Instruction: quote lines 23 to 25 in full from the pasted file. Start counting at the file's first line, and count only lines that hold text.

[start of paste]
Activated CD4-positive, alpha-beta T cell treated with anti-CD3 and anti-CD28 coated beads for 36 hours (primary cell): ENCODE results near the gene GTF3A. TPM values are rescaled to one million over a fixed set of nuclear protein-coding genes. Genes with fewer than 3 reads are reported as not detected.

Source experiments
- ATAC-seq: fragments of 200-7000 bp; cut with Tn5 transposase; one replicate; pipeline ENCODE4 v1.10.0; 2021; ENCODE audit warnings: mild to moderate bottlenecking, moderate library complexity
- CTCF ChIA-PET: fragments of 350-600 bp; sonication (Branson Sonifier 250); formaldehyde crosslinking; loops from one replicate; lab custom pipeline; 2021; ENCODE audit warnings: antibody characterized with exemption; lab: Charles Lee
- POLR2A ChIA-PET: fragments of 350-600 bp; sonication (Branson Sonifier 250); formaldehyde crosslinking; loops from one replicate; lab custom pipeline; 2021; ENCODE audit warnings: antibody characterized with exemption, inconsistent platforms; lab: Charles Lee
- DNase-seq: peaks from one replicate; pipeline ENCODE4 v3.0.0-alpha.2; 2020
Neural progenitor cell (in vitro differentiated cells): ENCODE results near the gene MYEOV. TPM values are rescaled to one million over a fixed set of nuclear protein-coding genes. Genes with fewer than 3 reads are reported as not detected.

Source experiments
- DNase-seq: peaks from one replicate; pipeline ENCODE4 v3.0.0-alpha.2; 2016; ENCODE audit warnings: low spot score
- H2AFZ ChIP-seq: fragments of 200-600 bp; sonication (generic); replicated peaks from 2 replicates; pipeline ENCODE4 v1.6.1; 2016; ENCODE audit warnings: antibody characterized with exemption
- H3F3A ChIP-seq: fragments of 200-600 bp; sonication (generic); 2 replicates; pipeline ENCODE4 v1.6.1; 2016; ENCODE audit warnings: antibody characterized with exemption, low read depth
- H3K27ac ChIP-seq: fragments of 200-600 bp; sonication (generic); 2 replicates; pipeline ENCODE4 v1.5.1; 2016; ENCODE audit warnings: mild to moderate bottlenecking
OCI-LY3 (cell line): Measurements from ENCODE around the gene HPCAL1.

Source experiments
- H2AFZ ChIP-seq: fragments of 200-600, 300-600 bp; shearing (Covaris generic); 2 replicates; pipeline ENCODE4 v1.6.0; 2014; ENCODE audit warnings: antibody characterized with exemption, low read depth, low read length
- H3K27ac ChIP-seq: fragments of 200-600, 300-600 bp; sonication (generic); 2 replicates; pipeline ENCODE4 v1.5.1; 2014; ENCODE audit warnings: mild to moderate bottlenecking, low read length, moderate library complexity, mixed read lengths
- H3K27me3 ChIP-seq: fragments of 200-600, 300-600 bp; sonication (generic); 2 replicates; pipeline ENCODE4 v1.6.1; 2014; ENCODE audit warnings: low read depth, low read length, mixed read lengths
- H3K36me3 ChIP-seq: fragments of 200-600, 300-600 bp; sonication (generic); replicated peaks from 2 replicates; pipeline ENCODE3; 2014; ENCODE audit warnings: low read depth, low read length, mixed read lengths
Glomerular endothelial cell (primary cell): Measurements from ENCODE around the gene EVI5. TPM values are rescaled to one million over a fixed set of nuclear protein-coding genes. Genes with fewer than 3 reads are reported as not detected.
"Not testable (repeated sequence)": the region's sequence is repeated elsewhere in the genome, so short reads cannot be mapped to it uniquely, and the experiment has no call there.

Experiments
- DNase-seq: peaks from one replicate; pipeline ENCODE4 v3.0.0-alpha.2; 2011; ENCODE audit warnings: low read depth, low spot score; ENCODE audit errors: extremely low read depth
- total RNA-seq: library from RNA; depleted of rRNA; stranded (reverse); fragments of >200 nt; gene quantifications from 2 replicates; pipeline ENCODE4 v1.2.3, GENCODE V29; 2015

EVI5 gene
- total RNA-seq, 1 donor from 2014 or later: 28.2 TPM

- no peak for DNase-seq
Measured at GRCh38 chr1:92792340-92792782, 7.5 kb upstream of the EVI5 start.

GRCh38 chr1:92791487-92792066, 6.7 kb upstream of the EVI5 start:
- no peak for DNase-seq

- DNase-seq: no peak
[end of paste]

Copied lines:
- total RNA-seq: library from RNA; depleted of rRNA; stranded (reverse); fragments of >200 nt; gene quantifications from 2 replicates; pipeline ENCODE4 v1.2.3, GENCODE V29; 2015

EVI5 gene
- total RNA-seq, 1 donor from 2014 or later: 28.2 TPM